By Jessica Linnay |
Until recently Haitian residents in and around the region of Mirebalais had little access to adequate healthcare.
The massive earthquake the island nation suffered in 2010 only made matters more worse when their main public teaching hospital, l’Université d’Etat d’Haiti, was seriously damaged. But even prior to the earthquake, there was a dire need for improved care in Haiti, especially in pediatrics; the country held the highest infant and child mortality rates in the Western Hemisphere, according to OneXOne.
A new environmentally-friendly hospital in Mirebalais will now fill this huge service void, locally and nationally. Just outside of Port-au-Prince, the region’s first solar powered patient care centre will provide healthcare to upwards of 185,000 people, as many as 500 individuals each day.
The roof of University Hospital contains 1,800 solar panels, generating enough juice for powering lighting and equipment in the 200,000 square foot facility.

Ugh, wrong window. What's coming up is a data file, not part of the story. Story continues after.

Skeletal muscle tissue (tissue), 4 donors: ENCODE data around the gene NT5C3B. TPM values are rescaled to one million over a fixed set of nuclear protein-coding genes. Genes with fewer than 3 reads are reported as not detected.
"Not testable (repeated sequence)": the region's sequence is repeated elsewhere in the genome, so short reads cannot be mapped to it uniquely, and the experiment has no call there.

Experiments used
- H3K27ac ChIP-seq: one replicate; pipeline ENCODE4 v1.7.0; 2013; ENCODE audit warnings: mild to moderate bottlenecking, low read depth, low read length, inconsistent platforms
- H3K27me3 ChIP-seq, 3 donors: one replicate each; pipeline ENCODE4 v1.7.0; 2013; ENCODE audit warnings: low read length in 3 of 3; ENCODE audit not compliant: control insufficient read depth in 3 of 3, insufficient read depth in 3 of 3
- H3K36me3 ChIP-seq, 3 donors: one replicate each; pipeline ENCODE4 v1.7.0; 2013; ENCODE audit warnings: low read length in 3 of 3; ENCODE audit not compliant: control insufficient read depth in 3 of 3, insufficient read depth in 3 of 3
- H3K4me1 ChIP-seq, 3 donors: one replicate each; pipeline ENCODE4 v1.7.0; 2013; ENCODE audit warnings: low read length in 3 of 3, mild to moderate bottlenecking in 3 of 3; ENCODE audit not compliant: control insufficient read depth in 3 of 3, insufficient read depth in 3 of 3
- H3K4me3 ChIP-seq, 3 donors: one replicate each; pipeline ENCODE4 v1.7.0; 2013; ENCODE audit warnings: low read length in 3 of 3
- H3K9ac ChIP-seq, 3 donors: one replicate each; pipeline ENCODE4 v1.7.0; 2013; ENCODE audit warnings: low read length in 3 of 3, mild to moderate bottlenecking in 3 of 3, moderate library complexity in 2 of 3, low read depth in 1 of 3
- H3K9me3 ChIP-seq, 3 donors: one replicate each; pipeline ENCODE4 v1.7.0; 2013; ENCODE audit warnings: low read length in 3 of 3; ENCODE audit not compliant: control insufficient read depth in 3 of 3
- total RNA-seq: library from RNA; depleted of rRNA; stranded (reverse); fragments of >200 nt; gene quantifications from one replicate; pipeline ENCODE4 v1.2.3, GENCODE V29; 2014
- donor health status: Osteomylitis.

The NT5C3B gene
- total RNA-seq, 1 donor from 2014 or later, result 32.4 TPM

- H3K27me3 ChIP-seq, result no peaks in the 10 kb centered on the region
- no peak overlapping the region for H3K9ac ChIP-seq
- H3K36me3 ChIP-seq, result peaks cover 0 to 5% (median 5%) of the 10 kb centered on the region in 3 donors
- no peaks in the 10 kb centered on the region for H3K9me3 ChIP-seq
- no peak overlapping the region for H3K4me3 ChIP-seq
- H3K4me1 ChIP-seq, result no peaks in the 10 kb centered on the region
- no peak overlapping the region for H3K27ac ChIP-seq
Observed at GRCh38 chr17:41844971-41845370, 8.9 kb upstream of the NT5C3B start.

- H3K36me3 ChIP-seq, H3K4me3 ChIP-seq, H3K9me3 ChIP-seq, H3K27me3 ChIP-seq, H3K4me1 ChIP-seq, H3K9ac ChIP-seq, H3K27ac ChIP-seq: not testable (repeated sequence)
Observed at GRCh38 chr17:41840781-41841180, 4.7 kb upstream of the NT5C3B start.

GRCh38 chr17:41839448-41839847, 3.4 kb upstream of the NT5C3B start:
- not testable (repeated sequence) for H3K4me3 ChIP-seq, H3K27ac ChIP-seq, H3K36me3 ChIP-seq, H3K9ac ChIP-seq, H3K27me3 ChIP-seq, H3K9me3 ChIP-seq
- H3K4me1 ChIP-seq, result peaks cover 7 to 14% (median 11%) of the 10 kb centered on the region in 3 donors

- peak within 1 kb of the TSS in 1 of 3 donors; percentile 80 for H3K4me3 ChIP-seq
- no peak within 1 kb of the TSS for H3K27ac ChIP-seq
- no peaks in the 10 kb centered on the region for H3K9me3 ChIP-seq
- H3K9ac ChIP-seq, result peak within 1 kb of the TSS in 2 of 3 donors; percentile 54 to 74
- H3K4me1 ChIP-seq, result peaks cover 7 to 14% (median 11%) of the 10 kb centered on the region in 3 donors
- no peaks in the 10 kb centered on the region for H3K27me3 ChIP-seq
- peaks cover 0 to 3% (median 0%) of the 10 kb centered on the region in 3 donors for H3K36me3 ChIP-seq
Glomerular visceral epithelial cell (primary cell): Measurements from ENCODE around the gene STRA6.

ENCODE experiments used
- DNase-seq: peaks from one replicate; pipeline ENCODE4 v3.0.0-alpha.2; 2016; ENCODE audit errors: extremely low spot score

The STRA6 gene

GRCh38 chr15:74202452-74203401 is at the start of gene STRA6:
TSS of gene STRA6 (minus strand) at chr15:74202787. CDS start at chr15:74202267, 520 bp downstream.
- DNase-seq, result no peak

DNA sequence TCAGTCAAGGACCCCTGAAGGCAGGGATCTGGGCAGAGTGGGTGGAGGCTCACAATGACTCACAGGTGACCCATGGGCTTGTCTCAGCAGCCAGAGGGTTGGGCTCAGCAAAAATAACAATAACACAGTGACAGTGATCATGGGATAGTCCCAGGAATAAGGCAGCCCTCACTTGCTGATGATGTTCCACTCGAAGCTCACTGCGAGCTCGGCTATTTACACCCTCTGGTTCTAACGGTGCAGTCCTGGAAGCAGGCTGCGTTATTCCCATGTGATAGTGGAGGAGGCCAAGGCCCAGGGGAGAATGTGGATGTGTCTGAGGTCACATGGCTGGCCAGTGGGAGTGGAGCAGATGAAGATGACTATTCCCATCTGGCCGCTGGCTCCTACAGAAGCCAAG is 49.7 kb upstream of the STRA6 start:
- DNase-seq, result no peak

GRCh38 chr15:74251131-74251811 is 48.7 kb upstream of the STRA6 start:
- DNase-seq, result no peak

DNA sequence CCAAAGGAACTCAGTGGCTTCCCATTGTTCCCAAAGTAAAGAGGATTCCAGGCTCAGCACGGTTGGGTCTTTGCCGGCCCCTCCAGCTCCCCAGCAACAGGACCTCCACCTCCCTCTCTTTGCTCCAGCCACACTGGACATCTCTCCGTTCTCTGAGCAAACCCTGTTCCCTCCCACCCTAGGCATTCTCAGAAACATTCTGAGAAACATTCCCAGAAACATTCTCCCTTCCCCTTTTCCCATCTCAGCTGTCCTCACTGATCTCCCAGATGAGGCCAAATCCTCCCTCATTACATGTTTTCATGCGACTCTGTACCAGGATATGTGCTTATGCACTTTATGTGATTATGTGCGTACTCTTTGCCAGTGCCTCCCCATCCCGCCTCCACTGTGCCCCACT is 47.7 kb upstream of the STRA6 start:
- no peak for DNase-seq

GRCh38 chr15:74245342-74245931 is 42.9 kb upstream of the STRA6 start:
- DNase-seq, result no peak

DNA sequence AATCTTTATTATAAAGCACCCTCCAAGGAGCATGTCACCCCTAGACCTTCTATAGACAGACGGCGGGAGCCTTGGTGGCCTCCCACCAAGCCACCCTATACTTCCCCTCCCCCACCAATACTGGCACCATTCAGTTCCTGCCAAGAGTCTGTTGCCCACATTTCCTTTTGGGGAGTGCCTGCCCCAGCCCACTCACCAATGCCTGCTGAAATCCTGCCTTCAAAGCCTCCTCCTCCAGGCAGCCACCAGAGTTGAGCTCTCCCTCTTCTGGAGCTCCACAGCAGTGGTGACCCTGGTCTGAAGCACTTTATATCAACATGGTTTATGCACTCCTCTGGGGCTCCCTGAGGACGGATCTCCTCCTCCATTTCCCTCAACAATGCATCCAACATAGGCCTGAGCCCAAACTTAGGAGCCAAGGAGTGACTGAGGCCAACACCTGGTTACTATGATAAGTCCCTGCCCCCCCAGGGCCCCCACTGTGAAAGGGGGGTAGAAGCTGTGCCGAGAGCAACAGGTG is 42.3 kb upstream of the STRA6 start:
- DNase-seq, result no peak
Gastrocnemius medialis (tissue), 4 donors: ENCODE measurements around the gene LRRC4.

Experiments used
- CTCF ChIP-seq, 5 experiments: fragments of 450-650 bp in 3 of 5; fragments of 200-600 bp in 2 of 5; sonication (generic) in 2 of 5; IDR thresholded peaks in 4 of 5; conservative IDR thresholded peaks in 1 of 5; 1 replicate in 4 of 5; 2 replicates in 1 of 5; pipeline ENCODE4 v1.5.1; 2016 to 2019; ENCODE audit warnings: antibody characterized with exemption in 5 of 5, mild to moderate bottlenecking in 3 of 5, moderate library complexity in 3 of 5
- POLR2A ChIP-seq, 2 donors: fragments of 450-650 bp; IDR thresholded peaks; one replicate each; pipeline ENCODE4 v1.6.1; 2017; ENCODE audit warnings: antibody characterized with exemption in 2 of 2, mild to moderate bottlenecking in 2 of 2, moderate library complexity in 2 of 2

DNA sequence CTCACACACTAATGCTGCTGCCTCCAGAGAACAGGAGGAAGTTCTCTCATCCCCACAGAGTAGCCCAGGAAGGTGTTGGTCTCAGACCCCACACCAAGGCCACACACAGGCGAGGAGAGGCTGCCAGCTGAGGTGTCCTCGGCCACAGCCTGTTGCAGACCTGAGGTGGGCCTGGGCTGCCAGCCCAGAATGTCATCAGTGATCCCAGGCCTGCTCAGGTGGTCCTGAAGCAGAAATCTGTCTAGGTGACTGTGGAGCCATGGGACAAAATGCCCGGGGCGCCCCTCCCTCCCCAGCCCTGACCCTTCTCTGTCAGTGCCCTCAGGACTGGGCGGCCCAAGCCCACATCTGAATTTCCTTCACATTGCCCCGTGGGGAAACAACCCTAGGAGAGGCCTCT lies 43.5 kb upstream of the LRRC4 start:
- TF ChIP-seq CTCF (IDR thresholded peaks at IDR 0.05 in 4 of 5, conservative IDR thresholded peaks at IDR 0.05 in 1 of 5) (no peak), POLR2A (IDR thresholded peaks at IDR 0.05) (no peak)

Before the facility even opened its doors, the system churned out 139 megawatt hours of electricity, enough to charge 22 million smartphones and offset 72 tons of coal. –OneXOne
It is the world’s largest solar powered hospital and since its official open this past March 2013, has serviced over 4,000 patients using solar energy. University Hospital holds 300 beds, including a pediatric wing and three wards dedicated to patient care for women. The Pediatric Wing alone is expected to provide up to 5,000 in-patient and 35,000 out-patient medical services for children each year.
The hospital will save an estimated $379,000 a year with its extensive solar installation, and will generate more energy than it requires, allowing the institution to redirect extraneous power back into the country’s national grid.